Jodock said that we need to be able to live with the tensions of being in the gray area between Lutheran and non-Lutheran and celebrate the best aspects of both.
Junior Political Science Major Nick Prince asked the panel to elaborate on the issue of the orientation videos. Stocco said the problem arose in the fact that these small slices from much longer presentations ended up representing the entire institution. Knutson said that because there was no dialogue between parties, it was one-way uncivil discourse. She said that it did bring up legitimate concerns and the need to establish a place to bring these concerns besides the public sphere.
The videos incited negative responses from those in the videos. “As a member of orientation, it was an attack on me,” Sophomore and Gustie Greeter Andrei Hahn said. Ringdal said that many students on campus are scared to approach a large group they disagree with, especially if the larger group seems to represent the majority. “Is there a better way to have a forum?” Ringdal asked.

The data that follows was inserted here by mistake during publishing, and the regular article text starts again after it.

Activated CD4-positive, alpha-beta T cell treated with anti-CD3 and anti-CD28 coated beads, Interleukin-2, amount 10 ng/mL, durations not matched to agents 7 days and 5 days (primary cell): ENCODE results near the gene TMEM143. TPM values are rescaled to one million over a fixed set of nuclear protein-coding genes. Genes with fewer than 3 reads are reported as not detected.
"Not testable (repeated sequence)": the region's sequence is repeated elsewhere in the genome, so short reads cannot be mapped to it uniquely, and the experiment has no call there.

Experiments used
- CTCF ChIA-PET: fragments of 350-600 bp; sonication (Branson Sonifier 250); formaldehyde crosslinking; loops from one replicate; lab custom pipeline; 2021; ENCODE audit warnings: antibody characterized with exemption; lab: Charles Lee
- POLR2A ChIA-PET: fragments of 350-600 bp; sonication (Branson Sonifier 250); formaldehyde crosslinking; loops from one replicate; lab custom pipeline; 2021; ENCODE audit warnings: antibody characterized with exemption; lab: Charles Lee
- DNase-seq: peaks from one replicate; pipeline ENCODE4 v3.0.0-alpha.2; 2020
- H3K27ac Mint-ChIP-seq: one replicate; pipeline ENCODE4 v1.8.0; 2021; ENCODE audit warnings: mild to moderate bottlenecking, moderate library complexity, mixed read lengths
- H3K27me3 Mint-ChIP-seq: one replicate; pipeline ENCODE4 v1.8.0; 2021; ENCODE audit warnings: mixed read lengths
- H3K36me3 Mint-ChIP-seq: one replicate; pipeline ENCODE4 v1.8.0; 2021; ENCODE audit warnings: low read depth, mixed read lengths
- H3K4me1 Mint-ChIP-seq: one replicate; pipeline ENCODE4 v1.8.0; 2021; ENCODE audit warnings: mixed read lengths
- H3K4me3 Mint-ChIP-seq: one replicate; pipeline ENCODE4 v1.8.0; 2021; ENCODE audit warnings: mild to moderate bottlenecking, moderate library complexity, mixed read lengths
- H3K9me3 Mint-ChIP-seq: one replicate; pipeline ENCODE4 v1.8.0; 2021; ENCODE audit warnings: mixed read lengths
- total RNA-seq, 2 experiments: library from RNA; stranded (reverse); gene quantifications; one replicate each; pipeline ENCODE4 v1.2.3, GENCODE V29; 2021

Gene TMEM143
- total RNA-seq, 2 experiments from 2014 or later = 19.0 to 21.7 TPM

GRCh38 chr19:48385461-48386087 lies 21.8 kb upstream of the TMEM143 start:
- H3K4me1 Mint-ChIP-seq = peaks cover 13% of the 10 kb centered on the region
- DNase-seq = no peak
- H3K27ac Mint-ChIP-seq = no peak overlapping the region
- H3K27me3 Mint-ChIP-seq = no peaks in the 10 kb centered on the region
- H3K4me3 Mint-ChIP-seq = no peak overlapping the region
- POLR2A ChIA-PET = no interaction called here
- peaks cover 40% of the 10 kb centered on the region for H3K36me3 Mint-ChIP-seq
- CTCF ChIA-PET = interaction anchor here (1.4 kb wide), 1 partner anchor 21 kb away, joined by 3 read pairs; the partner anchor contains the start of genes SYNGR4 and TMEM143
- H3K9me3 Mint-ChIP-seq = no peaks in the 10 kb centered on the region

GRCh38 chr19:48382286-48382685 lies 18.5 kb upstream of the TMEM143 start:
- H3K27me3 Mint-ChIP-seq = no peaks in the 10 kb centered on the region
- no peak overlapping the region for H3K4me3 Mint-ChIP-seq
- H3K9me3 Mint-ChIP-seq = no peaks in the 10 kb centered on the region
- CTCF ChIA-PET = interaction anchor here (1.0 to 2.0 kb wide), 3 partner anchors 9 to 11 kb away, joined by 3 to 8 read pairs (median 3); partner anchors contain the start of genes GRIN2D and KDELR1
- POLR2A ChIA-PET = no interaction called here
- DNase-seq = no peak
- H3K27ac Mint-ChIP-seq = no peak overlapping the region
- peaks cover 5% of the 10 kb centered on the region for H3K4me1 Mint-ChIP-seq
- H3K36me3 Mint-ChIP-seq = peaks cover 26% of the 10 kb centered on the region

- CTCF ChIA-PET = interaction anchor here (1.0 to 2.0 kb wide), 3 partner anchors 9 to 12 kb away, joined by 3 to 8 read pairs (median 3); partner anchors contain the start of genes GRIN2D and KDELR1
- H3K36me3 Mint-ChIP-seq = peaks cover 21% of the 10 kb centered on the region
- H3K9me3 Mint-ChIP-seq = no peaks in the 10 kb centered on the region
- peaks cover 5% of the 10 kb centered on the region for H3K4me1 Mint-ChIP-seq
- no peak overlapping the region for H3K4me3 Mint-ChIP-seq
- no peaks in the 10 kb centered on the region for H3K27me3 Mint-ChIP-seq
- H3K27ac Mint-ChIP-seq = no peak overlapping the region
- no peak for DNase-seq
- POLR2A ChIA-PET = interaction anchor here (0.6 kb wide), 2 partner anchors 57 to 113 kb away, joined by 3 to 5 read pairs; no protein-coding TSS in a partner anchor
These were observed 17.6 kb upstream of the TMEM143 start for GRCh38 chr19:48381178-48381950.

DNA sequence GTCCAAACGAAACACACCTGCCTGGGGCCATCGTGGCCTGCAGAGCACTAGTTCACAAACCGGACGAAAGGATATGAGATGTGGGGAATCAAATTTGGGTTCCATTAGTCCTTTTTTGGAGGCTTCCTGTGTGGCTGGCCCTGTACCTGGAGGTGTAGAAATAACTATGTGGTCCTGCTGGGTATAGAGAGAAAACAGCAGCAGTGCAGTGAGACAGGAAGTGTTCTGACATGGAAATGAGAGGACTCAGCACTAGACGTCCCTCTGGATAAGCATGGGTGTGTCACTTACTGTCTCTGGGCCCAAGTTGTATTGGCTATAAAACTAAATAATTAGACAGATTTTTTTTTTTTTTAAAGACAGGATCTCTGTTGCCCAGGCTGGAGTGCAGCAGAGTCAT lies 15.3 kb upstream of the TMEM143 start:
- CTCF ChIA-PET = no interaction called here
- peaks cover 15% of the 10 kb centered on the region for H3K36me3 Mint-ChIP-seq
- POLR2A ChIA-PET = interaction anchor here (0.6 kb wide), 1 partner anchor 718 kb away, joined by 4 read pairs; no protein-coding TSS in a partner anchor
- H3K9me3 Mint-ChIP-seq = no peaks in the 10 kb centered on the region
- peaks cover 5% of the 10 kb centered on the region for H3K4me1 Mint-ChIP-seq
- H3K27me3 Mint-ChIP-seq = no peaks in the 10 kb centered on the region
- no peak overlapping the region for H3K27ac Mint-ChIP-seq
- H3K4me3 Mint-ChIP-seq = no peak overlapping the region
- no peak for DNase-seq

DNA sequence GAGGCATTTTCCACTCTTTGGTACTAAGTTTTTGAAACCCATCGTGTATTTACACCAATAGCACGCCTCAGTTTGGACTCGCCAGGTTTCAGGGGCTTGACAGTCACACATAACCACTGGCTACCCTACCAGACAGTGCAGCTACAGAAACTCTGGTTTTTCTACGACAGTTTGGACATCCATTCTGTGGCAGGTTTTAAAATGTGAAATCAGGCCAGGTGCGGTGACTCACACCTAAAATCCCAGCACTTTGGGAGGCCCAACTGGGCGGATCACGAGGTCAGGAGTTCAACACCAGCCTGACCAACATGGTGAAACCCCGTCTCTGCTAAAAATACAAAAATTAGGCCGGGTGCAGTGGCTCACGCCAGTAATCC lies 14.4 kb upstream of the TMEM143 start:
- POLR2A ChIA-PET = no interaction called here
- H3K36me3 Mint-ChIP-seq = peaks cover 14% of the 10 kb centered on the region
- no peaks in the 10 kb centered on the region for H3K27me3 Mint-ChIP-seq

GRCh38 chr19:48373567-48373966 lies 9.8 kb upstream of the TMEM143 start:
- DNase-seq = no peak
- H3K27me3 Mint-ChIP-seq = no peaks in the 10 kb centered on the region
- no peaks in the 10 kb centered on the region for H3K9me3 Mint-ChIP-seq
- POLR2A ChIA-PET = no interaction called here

Jodock and Knutson said an option could be a neutral person to approach with concerns.
An audience member questioned the privacy rights of the I Am We Are and Peer Assistant members. Public speech has consequences that we need to be aware of, and people should only speak about things they actually care about, Knutson said. Stocco questioned whether orientation should have rules about who can attend and if that would be a good solution.
Prince asked what Gustavus is saying about the message in these presentations if we are afraid of outside opinions. An audience member who took part in the presentations said that he was proud of the message and only regrets that the unedited versions weren’t available.
Jodock said that the generational differences between students and alumni/parents are an issue that could have contributed to upset responses.
Audience members brought up another example where video clips were taken out of context: the case of former USDA employee Shirley Sherrod.
Edited clips of Sherrod implied that she was racist, and she was subsequently asked to resign from her position. After the unedited video was reviewed in its entirety, the claims proved false and Sherrod was offered a new position. By taking civil discourse seriously, Hahn said, “When we get out into the world, we can change things.”